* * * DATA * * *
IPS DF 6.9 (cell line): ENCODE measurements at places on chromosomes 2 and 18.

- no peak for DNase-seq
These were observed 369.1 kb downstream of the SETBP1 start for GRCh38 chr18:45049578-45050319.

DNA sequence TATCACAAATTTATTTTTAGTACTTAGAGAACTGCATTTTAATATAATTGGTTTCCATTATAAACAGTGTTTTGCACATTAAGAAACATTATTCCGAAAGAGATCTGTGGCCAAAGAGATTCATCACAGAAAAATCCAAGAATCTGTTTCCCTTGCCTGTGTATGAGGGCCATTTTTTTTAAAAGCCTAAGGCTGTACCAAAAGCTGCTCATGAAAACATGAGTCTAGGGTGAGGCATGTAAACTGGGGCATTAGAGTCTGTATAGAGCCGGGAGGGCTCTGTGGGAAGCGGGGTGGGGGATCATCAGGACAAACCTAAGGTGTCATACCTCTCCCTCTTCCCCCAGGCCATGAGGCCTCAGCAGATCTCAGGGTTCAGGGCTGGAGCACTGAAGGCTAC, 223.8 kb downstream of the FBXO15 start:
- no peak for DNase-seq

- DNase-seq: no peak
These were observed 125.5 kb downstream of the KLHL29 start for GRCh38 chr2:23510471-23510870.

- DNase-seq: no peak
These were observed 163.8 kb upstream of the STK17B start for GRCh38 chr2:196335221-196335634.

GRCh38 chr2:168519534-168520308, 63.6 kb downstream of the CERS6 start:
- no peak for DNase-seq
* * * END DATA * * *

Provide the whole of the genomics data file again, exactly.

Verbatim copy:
IPS DF 6.9 (cell line): ENCODE measurements at places on chromosomes 2 and 18.

- no peak for DNase-seq
These were observed 369.1 kb downstream of the SETBP1 start for GRCh38 chr18:45049578-45050319.

DNA sequence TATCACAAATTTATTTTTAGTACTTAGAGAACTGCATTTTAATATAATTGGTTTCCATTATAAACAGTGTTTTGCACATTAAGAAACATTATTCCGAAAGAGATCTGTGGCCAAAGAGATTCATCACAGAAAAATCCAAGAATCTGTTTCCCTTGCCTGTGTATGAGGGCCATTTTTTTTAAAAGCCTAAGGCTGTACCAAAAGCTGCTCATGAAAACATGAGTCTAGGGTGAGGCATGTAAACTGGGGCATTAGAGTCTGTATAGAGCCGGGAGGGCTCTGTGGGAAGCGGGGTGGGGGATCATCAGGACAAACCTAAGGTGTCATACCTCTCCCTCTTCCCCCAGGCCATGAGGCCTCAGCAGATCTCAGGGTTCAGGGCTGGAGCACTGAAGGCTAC, 223.8 kb downstream of the FBXO15 start:
- no peak for DNase-seq

- DNase-seq: no peak
These were observed 125.5 kb downstream of the KLHL29 start for GRCh38 chr2:23510471-23510870.

- DNase-seq: no peak
These were observed 163.8 kb upstream of the STK17B start for GRCh38 chr2:196335221-196335634.

GRCh38 chr2:168519534-168520308, 63.6 kb downstream of the CERS6 start:
- no peak for DNase-seq